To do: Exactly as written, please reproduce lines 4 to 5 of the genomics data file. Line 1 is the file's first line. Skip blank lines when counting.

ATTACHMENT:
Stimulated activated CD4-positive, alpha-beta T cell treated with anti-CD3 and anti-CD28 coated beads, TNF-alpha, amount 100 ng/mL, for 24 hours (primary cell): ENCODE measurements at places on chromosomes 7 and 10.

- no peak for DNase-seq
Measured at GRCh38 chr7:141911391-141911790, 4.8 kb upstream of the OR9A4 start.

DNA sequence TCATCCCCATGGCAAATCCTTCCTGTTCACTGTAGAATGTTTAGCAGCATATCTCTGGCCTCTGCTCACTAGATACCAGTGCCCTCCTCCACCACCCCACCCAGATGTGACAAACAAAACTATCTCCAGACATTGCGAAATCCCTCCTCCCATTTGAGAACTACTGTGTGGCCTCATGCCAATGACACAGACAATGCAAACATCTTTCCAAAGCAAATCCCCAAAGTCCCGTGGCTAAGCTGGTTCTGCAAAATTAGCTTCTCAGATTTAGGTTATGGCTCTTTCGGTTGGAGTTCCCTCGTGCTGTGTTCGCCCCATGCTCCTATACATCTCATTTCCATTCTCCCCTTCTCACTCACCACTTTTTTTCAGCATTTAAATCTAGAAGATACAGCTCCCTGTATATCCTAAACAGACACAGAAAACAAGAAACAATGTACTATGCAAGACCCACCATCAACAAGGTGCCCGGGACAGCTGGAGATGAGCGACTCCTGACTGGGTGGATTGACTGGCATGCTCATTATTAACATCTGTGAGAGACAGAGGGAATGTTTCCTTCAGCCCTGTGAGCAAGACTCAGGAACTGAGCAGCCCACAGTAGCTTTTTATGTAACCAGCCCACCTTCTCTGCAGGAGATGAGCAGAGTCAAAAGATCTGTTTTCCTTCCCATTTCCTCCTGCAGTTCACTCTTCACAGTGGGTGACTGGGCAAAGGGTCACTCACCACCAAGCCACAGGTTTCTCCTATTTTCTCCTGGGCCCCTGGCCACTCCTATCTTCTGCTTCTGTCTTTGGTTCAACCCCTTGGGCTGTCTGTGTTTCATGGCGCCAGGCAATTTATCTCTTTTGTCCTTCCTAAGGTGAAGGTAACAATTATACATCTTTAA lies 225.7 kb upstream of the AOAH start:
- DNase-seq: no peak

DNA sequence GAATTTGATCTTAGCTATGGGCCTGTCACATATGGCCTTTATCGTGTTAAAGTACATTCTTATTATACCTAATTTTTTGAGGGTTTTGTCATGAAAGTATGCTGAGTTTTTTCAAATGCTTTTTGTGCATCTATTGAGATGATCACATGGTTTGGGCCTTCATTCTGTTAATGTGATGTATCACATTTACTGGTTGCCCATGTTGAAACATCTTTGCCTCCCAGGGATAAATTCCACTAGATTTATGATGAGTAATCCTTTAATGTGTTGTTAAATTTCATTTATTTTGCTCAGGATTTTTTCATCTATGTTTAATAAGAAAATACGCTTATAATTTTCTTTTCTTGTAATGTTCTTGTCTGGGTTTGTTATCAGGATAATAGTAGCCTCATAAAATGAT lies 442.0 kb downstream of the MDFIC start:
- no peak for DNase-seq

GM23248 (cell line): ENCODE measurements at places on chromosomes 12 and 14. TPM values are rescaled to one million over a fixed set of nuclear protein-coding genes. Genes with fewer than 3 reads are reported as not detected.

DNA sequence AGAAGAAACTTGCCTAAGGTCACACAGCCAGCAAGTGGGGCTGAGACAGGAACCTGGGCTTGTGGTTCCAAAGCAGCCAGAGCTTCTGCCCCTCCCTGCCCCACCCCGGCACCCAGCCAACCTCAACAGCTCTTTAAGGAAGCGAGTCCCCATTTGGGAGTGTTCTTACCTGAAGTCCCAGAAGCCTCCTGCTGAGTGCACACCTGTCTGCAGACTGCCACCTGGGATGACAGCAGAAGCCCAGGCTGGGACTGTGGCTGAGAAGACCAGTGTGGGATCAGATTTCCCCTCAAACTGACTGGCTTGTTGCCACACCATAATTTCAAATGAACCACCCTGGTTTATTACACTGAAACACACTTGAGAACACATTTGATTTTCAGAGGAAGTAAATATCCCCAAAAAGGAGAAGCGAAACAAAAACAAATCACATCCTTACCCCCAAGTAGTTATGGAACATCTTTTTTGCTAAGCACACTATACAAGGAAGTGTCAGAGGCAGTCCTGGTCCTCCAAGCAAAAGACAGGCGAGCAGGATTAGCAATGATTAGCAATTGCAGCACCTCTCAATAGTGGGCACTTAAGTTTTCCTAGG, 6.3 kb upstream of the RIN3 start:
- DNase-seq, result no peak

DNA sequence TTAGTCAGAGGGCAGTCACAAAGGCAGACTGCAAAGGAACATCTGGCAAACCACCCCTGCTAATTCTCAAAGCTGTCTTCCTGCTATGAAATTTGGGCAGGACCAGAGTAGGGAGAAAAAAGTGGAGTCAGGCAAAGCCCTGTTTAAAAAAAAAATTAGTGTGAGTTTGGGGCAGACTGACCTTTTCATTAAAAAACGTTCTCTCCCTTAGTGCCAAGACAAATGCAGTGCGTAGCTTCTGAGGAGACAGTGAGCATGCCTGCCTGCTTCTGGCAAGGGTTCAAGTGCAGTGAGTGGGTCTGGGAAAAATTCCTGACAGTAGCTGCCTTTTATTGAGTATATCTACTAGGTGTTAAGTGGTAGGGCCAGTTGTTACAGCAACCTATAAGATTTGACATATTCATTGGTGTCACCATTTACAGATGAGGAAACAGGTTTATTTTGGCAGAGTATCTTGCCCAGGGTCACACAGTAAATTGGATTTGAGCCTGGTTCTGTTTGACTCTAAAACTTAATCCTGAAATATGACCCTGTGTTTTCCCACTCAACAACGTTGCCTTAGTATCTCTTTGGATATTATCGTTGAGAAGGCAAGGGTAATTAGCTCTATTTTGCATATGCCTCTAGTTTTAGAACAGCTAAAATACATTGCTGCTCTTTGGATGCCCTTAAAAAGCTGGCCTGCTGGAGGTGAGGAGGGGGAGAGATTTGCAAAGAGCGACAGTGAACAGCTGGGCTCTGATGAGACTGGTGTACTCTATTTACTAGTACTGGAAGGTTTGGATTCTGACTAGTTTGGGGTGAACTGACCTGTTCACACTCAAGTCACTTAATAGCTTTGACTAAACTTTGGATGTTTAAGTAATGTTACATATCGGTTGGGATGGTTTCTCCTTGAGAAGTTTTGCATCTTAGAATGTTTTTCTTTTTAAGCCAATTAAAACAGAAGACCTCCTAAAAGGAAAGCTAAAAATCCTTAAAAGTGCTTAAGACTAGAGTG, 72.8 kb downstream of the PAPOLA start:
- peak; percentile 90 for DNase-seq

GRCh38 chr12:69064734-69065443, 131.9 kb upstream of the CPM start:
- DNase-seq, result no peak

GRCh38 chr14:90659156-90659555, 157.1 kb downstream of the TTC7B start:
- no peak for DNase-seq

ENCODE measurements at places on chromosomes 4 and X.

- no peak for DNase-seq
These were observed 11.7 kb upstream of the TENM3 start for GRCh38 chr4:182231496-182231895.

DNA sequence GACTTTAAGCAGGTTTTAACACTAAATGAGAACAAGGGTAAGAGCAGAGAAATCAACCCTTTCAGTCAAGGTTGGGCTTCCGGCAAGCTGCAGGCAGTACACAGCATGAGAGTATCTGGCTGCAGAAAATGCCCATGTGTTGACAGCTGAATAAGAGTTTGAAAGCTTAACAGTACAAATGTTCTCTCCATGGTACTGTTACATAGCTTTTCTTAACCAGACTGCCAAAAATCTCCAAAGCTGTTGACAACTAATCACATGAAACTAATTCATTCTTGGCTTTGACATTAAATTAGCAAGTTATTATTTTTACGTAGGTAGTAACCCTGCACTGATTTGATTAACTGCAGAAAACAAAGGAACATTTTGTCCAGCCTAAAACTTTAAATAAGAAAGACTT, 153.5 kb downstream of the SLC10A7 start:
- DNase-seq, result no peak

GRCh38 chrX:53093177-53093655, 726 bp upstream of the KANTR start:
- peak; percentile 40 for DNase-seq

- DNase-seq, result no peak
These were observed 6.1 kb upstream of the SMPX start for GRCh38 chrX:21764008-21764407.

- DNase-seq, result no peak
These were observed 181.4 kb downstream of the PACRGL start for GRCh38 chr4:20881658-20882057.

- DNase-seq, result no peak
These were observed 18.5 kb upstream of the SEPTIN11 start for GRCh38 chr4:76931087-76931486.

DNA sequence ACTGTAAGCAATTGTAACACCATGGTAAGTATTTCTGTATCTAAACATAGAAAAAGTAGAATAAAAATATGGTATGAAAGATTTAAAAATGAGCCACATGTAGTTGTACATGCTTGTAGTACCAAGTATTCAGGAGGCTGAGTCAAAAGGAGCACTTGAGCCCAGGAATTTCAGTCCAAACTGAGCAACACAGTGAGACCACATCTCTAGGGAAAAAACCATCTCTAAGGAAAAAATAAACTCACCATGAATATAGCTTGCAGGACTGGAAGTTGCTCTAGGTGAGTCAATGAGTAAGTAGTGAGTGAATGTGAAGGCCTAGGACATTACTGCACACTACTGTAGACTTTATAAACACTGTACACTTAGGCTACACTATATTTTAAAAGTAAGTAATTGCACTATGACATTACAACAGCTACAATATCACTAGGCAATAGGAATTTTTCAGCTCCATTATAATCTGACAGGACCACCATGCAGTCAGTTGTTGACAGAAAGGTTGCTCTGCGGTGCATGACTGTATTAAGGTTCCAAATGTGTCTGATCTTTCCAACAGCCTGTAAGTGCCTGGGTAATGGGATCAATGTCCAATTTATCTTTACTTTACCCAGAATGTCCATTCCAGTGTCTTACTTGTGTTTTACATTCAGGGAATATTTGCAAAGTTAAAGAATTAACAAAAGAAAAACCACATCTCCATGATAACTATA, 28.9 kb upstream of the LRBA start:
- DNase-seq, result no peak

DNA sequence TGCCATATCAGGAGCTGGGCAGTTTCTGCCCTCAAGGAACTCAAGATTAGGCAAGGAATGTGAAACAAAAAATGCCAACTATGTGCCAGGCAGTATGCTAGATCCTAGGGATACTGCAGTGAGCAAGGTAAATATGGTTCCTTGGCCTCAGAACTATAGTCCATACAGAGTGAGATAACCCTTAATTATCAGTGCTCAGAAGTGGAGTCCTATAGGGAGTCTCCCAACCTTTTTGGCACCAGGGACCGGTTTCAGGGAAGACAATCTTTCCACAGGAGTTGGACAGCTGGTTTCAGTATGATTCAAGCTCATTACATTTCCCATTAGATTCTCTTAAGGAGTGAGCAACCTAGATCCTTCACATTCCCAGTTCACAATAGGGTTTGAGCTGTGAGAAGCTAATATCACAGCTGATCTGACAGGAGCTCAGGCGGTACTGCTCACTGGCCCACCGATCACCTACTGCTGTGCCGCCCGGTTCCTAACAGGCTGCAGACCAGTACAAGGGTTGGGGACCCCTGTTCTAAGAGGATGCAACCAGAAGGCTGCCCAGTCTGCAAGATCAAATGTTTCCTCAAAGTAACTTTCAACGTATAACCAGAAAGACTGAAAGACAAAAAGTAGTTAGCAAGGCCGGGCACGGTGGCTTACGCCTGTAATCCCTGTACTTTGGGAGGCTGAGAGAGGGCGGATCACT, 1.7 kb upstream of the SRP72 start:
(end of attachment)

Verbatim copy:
DNA sequence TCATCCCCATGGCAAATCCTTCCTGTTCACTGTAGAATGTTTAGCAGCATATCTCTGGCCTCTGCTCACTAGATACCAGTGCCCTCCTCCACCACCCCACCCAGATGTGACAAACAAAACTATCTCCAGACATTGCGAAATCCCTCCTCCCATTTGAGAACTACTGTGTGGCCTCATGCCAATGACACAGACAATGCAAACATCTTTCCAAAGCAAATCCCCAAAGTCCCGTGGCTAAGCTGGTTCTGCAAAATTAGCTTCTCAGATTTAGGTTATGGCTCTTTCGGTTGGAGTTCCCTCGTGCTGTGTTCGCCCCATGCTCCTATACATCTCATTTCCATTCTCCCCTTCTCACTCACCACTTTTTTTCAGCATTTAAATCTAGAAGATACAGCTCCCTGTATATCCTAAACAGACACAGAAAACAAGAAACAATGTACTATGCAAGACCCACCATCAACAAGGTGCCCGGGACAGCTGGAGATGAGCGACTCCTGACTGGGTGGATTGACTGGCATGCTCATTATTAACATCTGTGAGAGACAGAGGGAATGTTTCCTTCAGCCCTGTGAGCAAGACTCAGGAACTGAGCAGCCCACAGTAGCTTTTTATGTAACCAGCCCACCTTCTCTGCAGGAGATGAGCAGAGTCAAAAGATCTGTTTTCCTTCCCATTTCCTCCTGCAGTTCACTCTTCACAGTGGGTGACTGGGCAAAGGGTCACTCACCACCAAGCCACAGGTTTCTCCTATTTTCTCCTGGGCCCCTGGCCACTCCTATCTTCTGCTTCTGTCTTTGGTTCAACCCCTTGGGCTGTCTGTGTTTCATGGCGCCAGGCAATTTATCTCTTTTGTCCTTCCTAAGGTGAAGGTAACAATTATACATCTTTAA lies 225.7 kb upstream of the AOAH start:
- DNase-seq: no peak